SchoolCIO: Judgment Day 7/29/2013 By: Ellen Ullman
Time and again, research shows us that the single most important factor in improving a child’s education is the quality of his or her teacher. We all want our teachers to be as strong as they can be, which is where educator evaluation packages come in.
Room for Improvement
If your teachers need to beef up their skills, there are hundreds of PD offerings ranging from online chat sessions and courses to professional learning communities. Here are some to get your district started.
Carla Halloway, Director of teacher & leader effectiveness
Memphis (TN) City Schools*
*This information is for Memphis City Schools and is about the district before it merged with Shelby County School District in July 2013.
What product(s) do you use to evaluate your teachers?
The district developed a Teacher Effectiveness Measure that consists of five weighted components, with classroom observation accounting for 40 percent of the evaluation. The district used Insight Education Group (www.insighteducationgroup.com) to help develop the observation instrument, which is loaded into a RANDA system.
Is evaluating for the Common Core a part of this evaluation tool?
“We had the Common Core shift added to the observation rubric for the 2012-13 school year,” says Holloway. “Insight helped us incorporate the Common Core within the indicators and descriptors.”
What training did you receive on how to interpret the data?
Insight provided training for the district’s observers on evidence gathering and rating teachers via a “train-the- trainer” model. Each school trained a team of four or five administrators and teacher leaders over the summer and then they shared their expertise with their colleagues before the evaluation period began.
What do you like about this evaluation tool?
“Our observation rubric contains indicators of effective instructional practice, and the descriptors are very behavioral,” says Holloway. “Everything is so explicit, a third grader could say, ‘This is what my teacher is supposed to be doing and what I am supposed to be doing.’ For learning to occur, both teachers and students must be active in the learning. I love that our instrument brings that to life.”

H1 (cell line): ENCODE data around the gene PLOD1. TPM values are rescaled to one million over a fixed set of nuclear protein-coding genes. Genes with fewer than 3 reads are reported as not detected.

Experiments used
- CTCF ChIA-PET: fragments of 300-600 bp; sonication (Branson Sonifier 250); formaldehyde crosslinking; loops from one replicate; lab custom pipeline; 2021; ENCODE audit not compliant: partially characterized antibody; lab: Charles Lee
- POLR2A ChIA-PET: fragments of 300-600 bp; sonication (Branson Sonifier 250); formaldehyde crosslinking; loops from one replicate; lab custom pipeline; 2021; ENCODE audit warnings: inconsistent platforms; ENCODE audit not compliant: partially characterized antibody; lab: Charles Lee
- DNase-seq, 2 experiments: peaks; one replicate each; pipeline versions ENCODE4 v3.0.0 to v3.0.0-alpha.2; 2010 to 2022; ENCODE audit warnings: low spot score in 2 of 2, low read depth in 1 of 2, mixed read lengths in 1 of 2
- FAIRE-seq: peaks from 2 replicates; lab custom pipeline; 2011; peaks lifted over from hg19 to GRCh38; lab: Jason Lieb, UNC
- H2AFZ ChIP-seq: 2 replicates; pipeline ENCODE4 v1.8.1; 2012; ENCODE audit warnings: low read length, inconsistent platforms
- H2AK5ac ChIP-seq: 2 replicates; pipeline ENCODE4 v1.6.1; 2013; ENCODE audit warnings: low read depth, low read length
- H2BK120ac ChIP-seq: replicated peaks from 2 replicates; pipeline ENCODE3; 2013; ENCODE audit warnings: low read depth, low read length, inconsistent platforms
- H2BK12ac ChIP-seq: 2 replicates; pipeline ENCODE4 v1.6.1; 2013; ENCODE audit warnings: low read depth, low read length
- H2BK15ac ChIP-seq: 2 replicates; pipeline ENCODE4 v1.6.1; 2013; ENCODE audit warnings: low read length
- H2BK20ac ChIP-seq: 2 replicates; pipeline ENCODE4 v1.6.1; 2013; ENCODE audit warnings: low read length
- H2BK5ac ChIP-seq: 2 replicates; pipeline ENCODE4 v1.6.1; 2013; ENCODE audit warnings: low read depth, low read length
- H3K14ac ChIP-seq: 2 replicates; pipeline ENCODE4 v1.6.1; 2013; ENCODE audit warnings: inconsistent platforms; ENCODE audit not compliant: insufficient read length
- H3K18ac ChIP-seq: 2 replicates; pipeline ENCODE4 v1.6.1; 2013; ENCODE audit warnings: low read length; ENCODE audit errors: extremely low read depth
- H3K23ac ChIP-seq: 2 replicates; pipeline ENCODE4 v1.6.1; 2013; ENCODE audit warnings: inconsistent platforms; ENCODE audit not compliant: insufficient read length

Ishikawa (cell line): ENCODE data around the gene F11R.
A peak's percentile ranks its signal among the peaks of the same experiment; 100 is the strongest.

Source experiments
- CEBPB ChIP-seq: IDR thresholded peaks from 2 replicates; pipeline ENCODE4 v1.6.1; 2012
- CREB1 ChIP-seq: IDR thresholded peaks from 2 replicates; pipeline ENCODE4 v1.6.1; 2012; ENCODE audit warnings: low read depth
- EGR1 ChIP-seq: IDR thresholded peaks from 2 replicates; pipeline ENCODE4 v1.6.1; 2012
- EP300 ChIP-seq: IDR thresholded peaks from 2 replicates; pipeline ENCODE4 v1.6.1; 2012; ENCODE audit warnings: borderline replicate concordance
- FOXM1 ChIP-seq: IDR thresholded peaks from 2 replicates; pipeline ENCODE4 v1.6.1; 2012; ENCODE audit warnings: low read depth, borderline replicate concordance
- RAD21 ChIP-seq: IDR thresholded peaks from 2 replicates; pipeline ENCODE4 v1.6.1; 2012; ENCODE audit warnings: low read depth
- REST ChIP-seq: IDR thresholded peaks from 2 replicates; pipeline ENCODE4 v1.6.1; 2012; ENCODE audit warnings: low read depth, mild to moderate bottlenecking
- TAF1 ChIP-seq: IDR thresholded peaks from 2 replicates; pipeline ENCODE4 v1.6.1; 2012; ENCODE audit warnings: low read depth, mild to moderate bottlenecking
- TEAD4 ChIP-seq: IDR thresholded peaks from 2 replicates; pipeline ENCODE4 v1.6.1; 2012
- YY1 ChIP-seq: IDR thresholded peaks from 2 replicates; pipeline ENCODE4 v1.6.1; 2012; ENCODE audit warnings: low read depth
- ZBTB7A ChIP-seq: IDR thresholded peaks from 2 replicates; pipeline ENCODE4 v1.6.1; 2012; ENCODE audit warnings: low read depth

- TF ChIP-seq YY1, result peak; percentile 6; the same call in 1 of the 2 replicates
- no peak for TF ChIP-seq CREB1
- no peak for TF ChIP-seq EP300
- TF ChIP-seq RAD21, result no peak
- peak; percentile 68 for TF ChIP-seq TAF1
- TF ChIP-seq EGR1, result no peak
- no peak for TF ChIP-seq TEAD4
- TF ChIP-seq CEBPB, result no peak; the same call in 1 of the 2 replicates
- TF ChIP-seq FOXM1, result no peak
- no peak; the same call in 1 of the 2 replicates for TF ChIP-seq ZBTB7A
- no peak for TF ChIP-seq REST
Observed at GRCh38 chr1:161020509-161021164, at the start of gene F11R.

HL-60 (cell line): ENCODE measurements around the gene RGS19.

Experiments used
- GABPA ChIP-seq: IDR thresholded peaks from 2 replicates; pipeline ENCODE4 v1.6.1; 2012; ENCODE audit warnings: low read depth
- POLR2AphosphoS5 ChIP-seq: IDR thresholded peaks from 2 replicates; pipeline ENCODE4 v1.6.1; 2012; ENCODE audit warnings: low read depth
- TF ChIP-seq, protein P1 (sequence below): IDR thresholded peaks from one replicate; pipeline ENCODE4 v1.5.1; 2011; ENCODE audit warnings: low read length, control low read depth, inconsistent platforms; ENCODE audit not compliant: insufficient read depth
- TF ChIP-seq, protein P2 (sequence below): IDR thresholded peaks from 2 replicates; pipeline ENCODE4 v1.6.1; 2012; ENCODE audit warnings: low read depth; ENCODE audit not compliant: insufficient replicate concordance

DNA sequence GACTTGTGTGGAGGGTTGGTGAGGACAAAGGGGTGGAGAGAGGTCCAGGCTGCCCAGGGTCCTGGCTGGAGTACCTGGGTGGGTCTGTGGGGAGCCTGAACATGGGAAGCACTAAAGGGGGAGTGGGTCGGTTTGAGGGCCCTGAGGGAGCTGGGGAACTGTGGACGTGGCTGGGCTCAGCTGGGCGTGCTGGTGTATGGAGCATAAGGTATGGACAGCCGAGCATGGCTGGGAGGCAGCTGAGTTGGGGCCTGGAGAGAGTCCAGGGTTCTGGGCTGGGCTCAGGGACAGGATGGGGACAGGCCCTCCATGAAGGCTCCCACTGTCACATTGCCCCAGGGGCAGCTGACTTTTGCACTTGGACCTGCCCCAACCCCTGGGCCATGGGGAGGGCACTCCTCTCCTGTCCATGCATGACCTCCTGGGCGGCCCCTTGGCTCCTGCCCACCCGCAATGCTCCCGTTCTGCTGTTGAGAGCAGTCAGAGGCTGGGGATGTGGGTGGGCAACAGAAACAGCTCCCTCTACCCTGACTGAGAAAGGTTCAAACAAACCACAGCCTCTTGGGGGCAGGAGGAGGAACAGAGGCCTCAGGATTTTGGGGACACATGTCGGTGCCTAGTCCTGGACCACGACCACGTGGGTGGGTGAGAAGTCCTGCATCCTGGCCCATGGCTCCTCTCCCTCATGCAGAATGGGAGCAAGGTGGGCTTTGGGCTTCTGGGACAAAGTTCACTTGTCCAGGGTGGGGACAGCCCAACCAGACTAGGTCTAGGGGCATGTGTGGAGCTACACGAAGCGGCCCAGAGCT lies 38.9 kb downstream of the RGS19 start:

What features would you like to see added?
Holloway would like to see the Plan and Reflect/Adjust domains become a part of the observation process. “It all goes together—planning, cultivating, teaching, and reflecting/adjusting. If the teacher does not plan lessons that are aligned with the Common Core, she cannot effectively execute the lessons. I’d like to see planning observed during the year so teachers can be rated on how well they plan. That’ll take us a long way.”
What PD do you offer to support teachers after their evaluations to help them strengthen any areas of weakness ?
After the first observation of the year, every teacher— regardless of performance level—develops a professional growth plan with her principal that identifies PD opportunities for the teacher to do before the next observation. These include observing a colleague, working with a coach, watching videos, etc. Holloway says they have many opportunities to reflect on their practice.
Any tips on making this evaluation process less stressful for your teachers?
“Be as transparent as you can. Offer as much training as possible and involve the teachers—not only in developing the rubric—by asking what they need. Our teachers see ratings for all components of the evaluation as they are populated in the electronic system. Nothing is hidden from them; they know where they stand and where they need to improve.”
For the full story by Ellen Ullman, please visit Tech & Learning online here.